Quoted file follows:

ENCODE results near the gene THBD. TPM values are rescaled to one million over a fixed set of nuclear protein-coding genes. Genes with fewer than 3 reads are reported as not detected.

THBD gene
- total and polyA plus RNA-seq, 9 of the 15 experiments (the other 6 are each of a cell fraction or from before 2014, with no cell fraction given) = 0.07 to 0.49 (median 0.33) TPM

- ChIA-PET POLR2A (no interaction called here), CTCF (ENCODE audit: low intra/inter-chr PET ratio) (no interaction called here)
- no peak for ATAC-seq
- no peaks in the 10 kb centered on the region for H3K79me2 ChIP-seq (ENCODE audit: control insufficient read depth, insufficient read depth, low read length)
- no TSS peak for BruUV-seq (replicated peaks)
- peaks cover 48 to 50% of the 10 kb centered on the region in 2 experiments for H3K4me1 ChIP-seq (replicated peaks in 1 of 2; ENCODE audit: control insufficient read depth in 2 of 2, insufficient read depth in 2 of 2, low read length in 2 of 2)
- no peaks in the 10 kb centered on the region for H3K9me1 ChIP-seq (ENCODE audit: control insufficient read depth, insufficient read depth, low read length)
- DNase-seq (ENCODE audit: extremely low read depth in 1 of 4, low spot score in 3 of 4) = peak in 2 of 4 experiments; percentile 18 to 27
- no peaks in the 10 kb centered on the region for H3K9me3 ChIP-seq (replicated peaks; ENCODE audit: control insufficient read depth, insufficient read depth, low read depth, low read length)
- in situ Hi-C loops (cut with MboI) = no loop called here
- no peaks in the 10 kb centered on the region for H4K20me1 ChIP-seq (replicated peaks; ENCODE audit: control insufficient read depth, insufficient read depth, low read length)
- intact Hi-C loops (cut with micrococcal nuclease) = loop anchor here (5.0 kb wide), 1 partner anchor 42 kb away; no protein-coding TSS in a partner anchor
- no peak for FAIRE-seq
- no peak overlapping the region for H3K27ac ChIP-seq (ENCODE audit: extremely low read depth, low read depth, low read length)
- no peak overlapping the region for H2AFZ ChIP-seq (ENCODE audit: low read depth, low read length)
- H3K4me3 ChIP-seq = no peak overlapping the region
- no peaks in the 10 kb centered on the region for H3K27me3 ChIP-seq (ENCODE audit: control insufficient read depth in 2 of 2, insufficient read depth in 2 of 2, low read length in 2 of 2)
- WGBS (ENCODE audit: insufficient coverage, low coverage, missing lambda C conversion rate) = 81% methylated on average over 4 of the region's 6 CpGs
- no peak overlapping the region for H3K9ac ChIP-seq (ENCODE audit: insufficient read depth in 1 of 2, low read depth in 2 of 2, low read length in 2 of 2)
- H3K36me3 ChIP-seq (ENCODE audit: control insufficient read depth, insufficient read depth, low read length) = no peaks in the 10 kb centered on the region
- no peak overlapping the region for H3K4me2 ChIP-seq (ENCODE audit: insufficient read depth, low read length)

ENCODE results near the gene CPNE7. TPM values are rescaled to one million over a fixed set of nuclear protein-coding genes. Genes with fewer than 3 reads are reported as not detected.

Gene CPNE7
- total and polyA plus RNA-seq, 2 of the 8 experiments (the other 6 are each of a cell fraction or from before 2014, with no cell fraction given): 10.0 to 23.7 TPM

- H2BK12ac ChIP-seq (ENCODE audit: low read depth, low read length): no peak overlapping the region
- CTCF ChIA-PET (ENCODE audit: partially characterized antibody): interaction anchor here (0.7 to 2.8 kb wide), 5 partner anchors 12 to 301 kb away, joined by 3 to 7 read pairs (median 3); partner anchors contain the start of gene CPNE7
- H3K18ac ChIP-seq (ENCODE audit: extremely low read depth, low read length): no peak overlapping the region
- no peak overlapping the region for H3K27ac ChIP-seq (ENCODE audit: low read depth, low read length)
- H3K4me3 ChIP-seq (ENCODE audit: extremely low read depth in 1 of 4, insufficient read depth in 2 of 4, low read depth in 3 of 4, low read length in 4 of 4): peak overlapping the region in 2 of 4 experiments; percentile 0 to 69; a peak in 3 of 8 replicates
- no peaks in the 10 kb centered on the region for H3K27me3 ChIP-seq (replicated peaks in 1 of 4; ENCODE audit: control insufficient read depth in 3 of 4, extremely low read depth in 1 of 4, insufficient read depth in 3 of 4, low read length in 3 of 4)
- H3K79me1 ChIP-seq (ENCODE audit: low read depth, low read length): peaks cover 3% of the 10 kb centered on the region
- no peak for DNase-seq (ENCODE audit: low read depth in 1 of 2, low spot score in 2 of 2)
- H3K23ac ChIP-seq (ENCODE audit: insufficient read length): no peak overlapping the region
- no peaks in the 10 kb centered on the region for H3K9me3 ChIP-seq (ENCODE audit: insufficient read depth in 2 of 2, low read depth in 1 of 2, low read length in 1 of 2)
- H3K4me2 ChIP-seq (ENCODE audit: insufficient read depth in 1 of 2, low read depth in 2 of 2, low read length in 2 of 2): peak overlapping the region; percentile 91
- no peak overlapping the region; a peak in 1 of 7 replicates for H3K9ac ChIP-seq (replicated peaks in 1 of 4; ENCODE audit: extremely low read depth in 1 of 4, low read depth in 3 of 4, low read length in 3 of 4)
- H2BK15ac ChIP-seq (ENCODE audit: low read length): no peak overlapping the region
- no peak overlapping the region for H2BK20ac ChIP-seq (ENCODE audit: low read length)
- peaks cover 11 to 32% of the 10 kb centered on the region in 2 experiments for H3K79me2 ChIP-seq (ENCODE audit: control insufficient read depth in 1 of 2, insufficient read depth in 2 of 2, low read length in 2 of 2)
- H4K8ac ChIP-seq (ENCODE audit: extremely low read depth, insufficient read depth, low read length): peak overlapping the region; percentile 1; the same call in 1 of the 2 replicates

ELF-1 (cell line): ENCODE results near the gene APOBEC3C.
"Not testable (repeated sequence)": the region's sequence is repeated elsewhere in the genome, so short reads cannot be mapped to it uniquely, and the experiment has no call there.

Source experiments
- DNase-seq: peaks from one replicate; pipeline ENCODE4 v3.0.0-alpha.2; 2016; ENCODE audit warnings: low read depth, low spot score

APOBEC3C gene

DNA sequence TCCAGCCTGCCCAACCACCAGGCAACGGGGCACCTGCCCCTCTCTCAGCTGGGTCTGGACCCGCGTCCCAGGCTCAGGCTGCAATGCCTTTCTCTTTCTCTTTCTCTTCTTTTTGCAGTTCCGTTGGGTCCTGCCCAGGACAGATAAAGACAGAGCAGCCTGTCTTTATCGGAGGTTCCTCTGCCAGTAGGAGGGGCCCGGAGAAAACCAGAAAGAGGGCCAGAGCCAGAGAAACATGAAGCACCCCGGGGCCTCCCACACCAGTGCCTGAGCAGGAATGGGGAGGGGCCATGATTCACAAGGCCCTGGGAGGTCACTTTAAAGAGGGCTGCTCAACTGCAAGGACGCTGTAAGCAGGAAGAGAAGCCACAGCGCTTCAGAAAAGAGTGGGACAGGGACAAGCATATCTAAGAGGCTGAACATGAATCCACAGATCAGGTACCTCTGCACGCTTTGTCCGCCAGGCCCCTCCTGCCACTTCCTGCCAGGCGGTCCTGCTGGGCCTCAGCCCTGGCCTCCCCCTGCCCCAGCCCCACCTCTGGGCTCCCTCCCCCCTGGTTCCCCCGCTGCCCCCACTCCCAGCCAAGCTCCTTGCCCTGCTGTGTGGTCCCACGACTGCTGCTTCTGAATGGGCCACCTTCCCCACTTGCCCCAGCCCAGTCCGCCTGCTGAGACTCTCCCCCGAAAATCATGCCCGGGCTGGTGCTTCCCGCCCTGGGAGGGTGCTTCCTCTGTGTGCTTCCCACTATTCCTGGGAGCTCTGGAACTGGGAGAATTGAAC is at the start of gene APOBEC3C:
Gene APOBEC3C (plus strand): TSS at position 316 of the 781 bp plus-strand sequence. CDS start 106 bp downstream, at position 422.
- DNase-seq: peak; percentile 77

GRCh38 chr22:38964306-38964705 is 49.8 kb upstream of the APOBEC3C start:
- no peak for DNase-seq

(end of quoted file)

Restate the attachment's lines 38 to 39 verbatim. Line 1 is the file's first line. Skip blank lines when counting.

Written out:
- no peak overlapping the region; a peak in 1 of 7 replicates for H3K9ac ChIP-seq (replicated peaks in 1 of 4; ENCODE audit: extremely low read depth in 1 of 4, low read depth in 3 of 4, low read length in 3 of 4)
- H2BK15ac ChIP-seq (ENCODE audit: low read length): no peak overlapping the region